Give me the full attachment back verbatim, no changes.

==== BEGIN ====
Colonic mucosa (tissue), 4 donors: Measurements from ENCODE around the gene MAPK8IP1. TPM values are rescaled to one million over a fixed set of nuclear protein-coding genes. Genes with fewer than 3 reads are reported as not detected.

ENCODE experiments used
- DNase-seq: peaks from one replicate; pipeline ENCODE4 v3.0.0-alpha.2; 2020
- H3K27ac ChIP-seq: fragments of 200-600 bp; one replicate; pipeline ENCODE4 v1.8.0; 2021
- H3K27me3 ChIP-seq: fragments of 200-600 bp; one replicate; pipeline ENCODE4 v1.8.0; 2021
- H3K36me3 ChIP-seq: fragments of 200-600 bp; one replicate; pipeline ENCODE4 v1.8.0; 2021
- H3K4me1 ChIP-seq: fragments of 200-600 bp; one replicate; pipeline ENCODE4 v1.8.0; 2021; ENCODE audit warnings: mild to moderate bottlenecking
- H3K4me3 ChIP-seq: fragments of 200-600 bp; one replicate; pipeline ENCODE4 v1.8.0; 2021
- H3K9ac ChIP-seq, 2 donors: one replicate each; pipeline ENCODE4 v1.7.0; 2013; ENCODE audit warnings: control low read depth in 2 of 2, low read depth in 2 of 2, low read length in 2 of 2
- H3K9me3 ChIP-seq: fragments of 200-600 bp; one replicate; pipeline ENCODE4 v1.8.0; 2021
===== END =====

Colonic mucosa (tissue), 4 donors: Measurements from ENCODE around the gene MAPK8IP1. TPM values are rescaled to one million over a fixed set of nuclear protein-coding genes. Genes with fewer than 3 reads are reported as not detected.

ENCODE experiments used
- DNase-seq: peaks from one replicate; pipeline ENCODE4 v3.0.0-alpha.2; 2020
- H3K27ac ChIP-seq: fragments of 200-600 bp; one replicate; pipeline ENCODE4 v1.8.0; 2021
- H3K27me3 ChIP-seq: fragments of 200-600 bp; one replicate; pipeline ENCODE4 v1.8.0; 2021
- H3K36me3 ChIP-seq: fragments of 200-600 bp; one replicate; pipeline ENCODE4 v1.8.0; 2021
- H3K4me1 ChIP-seq: fragments of 200-600 bp; one replicate; pipeline ENCODE4 v1.8.0; 2021; ENCODE audit warnings: mild to moderate bottlenecking
- H3K4me3 ChIP-seq: fragments of 200-600 bp; one replicate; pipeline ENCODE4 v1.8.0; 2021
- H3K9ac ChIP-seq, 2 donors: one replicate each; pipeline ENCODE4 v1.7.0; 2013; ENCODE audit warnings: control low read depth in 2 of 2, low read depth in 2 of 2, low read length in 2 of 2
- H3K9me3 ChIP-seq: fragments of 200-600 bp; one replicate; pipeline ENCODE4 v1.8.0; 2021